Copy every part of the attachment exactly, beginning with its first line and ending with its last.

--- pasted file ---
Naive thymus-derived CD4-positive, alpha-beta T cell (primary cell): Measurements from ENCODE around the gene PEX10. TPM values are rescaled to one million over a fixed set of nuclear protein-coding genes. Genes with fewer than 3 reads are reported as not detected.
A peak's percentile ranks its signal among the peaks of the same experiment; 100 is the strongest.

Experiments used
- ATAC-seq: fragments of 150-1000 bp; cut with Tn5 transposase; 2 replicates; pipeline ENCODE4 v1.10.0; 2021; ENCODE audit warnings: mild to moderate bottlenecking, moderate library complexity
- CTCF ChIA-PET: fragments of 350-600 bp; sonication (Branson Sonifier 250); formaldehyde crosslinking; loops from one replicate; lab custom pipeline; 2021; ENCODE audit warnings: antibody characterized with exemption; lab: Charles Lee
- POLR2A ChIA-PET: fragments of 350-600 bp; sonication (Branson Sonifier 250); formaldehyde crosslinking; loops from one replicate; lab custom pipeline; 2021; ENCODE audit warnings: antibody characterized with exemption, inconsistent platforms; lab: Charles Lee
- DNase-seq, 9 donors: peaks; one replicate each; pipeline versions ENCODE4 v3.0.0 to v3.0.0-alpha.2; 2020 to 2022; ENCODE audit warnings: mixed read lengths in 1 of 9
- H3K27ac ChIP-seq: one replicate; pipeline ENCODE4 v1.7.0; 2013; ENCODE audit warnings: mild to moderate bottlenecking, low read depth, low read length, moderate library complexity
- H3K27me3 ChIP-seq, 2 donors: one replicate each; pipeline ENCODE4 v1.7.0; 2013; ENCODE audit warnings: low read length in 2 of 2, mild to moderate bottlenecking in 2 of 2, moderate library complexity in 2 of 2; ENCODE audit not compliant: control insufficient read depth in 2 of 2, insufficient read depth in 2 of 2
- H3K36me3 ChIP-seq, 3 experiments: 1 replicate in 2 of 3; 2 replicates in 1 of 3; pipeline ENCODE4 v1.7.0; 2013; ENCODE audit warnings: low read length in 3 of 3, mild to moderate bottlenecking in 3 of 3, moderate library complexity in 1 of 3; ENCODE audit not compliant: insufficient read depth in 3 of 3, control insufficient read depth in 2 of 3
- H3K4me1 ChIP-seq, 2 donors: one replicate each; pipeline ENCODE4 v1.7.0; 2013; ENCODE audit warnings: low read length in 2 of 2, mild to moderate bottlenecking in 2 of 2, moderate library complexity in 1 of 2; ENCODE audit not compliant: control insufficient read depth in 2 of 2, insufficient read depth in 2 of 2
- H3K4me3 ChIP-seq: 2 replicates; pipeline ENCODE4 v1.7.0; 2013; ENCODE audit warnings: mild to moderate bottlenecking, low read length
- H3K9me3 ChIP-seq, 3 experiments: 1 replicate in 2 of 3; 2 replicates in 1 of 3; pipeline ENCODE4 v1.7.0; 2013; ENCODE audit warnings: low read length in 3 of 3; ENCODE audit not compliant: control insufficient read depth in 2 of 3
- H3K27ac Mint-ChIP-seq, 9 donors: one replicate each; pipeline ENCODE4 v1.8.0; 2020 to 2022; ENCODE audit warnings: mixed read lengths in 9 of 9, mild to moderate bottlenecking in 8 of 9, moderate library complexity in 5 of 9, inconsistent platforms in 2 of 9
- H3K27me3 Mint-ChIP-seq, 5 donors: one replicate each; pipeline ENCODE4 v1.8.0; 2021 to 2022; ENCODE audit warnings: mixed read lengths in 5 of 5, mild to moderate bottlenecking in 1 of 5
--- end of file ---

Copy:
Naive thymus-derived CD4-positive, alpha-beta T cell (primary cell): Measurements from ENCODE around the gene PEX10. TPM values are rescaled to one million over a fixed set of nuclear protein-coding genes. Genes with fewer than 3 reads are reported as not detected.
A peak's percentile ranks its signal among the peaks of the same experiment; 100 is the strongest.

Experiments used
- ATAC-seq: fragments of 150-1000 bp; cut with Tn5 transposase; 2 replicates; pipeline ENCODE4 v1.10.0; 2021; ENCODE audit warnings: mild to moderate bottlenecking, moderate library complexity
- CTCF ChIA-PET: fragments of 350-600 bp; sonication (Branson Sonifier 250); formaldehyde crosslinking; loops from one replicate; lab custom pipeline; 2021; ENCODE audit warnings: antibody characterized with exemption; lab: Charles Lee
- POLR2A ChIA-PET: fragments of 350-600 bp; sonication (Branson Sonifier 250); formaldehyde crosslinking; loops from one replicate; lab custom pipeline; 2021; ENCODE audit warnings: antibody characterized with exemption, inconsistent platforms; lab: Charles Lee
- DNase-seq, 9 donors: peaks; one replicate each; pipeline versions ENCODE4 v3.0.0 to v3.0.0-alpha.2; 2020 to 2022; ENCODE audit warnings: mixed read lengths in 1 of 9
- H3K27ac ChIP-seq: one replicate; pipeline ENCODE4 v1.7.0; 2013; ENCODE audit warnings: mild to moderate bottlenecking, low read depth, low read length, moderate library complexity
- H3K27me3 ChIP-seq, 2 donors: one replicate each; pipeline ENCODE4 v1.7.0; 2013; ENCODE audit warnings: low read length in 2 of 2, mild to moderate bottlenecking in 2 of 2, moderate library complexity in 2 of 2; ENCODE audit not compliant: control insufficient read depth in 2 of 2, insufficient read depth in 2 of 2
- H3K36me3 ChIP-seq, 3 experiments: 1 replicate in 2 of 3; 2 replicates in 1 of 3; pipeline ENCODE4 v1.7.0; 2013; ENCODE audit warnings: low read length in 3 of 3, mild to moderate bottlenecking in 3 of 3, moderate library complexity in 1 of 3; ENCODE audit not compliant: insufficient read depth in 3 of 3, control insufficient read depth in 2 of 3
- H3K4me1 ChIP-seq, 2 donors: one replicate each; pipeline ENCODE4 v1.7.0; 2013; ENCODE audit warnings: low read length in 2 of 2, mild to moderate bottlenecking in 2 of 2, moderate library complexity in 1 of 2; ENCODE audit not compliant: control insufficient read depth in 2 of 2, insufficient read depth in 2 of 2
- H3K4me3 ChIP-seq: 2 replicates; pipeline ENCODE4 v1.7.0; 2013; ENCODE audit warnings: mild to moderate bottlenecking, low read length
- H3K9me3 ChIP-seq, 3 experiments: 1 replicate in 2 of 3; 2 replicates in 1 of 3; pipeline ENCODE4 v1.7.0; 2013; ENCODE audit warnings: low read length in 3 of 3; ENCODE audit not compliant: control insufficient read depth in 2 of 3
- H3K27ac Mint-ChIP-seq, 9 donors: one replicate each; pipeline ENCODE4 v1.8.0; 2020 to 2022; ENCODE audit warnings: mixed read lengths in 9 of 9, mild to moderate bottlenecking in 8 of 9, moderate library complexity in 5 of 9, inconsistent platforms in 2 of 9
- H3K27me3 Mint-ChIP-seq, 5 donors: one replicate each; pipeline ENCODE4 v1.8.0; 2021 to 2022; ENCODE audit warnings: mixed read lengths in 5 of 5, mild to moderate bottlenecking in 1 of 5